The sensitivity and specificity of the remission end points defined for each of the indices were therefore calculated with the regulatory definition of remission as the gold standard. These are presented in table 2 in comparison with their sensitivity and specificity for patient defined remission. The results are similar to those with patient defined remission, suggesting that these cut offs for remission work well with either patient defined remission or the regulatory definition of remission as the gold standard. The UCDAI, which includes the two items in the regulatory definition of remission, performs extremely well in detecting regulatory remission, as would be expected by direct correlation. The St Mark’s index, which is also invasive but includes a number of other items, has reasonable sensitivity and specificity for both definitions of remission. The SCCAI, despite the lack of direct correlation and lack of endoscopic information, performs nearly as well as the UCDAI, and better than the St Mark’s index for the regulatory definition of remission. Surprisingly, the Seo index is actually more sensitive than the UCDAI for the regulatory definition of remission, and has reasonable specificity. The IBDQ cut off of >205 is not as sensitive or specific for the regulatory definition of remission, as might be expected for a quality of life measure that does not solely measure disease activity. These index end points for remission for both invasive and non-invasive indices are effective in identifying subjects in regulatory remission.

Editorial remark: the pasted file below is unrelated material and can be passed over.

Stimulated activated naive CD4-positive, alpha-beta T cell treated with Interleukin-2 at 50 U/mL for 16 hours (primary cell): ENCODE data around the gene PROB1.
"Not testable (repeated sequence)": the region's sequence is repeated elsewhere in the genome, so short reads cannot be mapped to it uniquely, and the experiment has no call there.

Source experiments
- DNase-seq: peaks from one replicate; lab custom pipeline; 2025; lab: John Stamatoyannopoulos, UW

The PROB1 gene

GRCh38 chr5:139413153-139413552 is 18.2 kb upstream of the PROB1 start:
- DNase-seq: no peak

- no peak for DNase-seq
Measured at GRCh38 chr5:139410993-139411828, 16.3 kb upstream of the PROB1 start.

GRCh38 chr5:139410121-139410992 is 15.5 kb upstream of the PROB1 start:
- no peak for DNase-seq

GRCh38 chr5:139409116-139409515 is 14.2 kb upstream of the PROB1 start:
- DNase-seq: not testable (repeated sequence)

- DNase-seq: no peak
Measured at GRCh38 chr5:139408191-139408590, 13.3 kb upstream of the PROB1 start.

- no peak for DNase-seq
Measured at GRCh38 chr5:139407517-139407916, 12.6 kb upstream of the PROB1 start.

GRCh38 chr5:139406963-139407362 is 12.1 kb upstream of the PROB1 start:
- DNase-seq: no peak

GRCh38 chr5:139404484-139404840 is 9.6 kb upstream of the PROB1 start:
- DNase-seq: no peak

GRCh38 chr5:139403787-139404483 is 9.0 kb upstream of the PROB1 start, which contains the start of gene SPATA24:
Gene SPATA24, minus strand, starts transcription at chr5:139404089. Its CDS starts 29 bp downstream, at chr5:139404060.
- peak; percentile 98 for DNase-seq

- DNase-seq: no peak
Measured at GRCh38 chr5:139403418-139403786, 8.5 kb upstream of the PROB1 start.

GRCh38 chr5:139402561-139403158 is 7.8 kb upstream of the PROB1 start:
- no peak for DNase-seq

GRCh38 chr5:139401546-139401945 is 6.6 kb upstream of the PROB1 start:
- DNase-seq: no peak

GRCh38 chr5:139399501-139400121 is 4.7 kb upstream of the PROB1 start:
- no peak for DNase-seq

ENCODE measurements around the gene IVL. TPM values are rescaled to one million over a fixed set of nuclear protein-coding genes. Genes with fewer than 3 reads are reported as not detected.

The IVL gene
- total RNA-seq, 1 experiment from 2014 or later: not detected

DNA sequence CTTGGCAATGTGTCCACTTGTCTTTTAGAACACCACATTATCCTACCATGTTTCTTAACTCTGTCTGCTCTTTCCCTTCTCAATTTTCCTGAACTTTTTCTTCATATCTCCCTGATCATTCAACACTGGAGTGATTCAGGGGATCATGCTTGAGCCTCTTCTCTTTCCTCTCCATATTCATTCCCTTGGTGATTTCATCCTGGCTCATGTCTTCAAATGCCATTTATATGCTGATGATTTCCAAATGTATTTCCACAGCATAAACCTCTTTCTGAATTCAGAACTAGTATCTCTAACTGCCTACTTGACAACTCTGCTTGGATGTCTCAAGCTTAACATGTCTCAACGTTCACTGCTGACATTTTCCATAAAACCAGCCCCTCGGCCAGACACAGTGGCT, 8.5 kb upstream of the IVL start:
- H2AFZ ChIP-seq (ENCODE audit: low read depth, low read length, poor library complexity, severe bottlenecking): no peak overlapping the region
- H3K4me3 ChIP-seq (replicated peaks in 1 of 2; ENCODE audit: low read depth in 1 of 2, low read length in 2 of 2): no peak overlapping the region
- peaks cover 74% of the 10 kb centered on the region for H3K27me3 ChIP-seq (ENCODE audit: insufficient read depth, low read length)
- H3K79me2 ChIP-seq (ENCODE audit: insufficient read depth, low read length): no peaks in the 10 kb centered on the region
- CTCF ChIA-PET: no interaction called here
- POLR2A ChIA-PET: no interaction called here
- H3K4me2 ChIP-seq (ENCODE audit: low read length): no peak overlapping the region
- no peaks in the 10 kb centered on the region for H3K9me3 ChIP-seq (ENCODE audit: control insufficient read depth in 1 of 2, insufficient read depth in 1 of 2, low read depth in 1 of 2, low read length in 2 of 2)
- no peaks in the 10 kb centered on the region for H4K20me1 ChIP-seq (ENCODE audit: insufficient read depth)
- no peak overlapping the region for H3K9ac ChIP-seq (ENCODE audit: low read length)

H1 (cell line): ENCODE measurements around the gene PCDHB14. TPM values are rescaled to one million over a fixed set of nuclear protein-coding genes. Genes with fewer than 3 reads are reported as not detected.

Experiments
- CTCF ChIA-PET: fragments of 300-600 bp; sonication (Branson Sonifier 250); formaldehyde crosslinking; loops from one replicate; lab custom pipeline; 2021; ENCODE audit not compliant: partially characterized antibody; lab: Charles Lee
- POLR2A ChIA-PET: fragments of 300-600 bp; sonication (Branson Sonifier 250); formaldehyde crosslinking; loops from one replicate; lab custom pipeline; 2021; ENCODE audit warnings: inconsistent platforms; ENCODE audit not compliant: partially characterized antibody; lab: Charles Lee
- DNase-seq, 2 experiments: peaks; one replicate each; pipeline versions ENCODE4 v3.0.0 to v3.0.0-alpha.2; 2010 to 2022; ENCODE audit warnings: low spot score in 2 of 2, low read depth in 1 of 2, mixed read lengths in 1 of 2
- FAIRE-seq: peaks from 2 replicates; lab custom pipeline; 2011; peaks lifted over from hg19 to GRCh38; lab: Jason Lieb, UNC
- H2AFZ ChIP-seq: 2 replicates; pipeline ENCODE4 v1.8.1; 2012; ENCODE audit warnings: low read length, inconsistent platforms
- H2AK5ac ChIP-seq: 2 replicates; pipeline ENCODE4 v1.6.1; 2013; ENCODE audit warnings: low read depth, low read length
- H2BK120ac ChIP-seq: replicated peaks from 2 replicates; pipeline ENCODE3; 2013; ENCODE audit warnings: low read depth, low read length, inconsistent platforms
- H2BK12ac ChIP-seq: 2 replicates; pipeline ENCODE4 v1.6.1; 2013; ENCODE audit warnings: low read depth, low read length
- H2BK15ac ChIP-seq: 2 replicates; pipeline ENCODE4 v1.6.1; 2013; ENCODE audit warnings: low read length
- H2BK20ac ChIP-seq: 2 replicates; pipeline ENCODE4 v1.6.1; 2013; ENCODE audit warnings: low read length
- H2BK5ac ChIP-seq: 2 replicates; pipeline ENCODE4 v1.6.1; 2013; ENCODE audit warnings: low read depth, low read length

Patient defined change in clinical status correlates with common disease activity indices
For the non-invasive indices, we had complete return visit data after 1–14 months of follow up for 56 individuals who reported the change in their clinical status on a seven point Likert scale (fig 5A). Ranging from 1 = much better to 7 = much worse, subjects selected one point on the scale. A box plot for each point on the Likert scale in each non-invasive activity index versus the change in score of each index is presented in fig 5B–D. The Spearman correlation coefficients between the Likert scale for improvement and the SCCAI, Seo index, and IBDQ were 0.70, 0.59, and −0.64, respectively. The magnitude of the change in non-invasive indices was an accurate measure of patient perceived change in clinical status.